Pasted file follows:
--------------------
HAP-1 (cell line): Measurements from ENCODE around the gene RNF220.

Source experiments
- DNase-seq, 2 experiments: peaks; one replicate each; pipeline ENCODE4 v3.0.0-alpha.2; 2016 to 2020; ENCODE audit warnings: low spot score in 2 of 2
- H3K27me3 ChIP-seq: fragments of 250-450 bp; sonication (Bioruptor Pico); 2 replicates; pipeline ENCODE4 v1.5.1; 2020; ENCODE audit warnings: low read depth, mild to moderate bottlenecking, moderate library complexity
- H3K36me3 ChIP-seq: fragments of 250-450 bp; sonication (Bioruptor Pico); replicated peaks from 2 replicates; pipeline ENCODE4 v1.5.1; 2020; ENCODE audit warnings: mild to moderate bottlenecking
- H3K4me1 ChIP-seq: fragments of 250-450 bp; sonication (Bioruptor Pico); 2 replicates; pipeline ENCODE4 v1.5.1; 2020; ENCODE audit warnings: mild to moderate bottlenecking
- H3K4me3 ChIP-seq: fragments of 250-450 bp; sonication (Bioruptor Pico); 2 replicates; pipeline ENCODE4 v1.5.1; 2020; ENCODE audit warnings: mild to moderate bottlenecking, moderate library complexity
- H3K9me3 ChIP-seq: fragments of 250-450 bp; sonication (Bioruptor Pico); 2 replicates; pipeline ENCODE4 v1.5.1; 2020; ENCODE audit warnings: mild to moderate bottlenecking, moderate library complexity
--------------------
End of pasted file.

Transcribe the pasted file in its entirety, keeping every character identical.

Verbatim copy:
HAP-1 (cell line): Measurements from ENCODE around the gene RNF220.

Source experiments
- DNase-seq, 2 experiments: peaks; one replicate each; pipeline ENCODE4 v3.0.0-alpha.2; 2016 to 2020; ENCODE audit warnings: low spot score in 2 of 2
- H3K27me3 ChIP-seq: fragments of 250-450 bp; sonication (Bioruptor Pico); 2 replicates; pipeline ENCODE4 v1.5.1; 2020; ENCODE audit warnings: low read depth, mild to moderate bottlenecking, moderate library complexity
- H3K36me3 ChIP-seq: fragments of 250-450 bp; sonication (Bioruptor Pico); replicated peaks from 2 replicates; pipeline ENCODE4 v1.5.1; 2020; ENCODE audit warnings: mild to moderate bottlenecking
- H3K4me1 ChIP-seq: fragments of 250-450 bp; sonication (Bioruptor Pico); 2 replicates; pipeline ENCODE4 v1.5.1; 2020; ENCODE audit warnings: mild to moderate bottlenecking
- H3K4me3 ChIP-seq: fragments of 250-450 bp; sonication (Bioruptor Pico); 2 replicates; pipeline ENCODE4 v1.5.1; 2020; ENCODE audit warnings: mild to moderate bottlenecking, moderate library complexity
- H3K9me3 ChIP-seq: fragments of 250-450 bp; sonication (Bioruptor Pico); 2 replicates; pipeline ENCODE4 v1.5.1; 2020; ENCODE audit warnings: mild to moderate bottlenecking, moderate library complexity